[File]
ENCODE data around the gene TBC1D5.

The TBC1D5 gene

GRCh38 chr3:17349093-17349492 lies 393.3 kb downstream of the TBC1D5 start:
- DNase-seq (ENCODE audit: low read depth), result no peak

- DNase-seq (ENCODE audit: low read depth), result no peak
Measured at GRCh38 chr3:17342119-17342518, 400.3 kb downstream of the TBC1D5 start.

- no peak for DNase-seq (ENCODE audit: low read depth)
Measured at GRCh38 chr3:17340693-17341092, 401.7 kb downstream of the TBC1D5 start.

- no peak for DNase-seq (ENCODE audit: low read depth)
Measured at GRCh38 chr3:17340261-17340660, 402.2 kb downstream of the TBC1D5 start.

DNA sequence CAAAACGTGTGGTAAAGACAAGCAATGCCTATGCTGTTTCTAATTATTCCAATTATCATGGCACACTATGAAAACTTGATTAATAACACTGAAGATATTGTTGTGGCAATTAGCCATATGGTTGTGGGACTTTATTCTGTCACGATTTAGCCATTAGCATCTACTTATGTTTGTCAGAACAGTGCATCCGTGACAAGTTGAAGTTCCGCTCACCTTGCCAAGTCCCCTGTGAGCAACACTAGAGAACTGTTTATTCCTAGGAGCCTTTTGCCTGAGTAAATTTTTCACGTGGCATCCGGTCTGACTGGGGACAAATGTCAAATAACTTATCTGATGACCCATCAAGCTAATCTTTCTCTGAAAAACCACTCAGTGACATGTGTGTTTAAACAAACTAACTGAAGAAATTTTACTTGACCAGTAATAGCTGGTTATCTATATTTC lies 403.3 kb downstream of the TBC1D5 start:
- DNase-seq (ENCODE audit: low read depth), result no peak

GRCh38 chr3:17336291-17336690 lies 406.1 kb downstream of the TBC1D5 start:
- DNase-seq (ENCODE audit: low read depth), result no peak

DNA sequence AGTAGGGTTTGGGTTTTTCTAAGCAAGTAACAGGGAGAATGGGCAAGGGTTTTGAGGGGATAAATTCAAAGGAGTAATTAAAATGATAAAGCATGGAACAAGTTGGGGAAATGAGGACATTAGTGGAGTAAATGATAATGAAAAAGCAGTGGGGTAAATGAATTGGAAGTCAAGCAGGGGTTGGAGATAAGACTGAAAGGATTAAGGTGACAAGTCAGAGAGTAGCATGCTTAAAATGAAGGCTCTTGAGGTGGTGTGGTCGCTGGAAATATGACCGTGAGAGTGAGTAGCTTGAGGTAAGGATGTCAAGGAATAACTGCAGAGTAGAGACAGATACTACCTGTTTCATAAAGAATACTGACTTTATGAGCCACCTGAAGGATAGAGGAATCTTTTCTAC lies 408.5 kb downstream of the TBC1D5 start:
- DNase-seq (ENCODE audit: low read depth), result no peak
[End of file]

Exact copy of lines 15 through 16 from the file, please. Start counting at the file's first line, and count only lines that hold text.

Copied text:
DNA sequence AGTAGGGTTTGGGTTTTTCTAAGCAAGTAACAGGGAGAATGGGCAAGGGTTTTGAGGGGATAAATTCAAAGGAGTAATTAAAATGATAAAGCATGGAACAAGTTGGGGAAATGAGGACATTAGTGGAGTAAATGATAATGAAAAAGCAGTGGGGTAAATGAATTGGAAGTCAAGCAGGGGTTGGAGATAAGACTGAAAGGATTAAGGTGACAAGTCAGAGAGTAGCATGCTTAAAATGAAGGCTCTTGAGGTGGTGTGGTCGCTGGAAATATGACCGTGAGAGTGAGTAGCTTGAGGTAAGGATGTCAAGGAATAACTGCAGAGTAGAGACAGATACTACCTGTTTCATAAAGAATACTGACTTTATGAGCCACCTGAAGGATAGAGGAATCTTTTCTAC lies 408.5 kb downstream of the TBC1D5 start:
- DNase-seq (ENCODE audit: low read depth), result no peak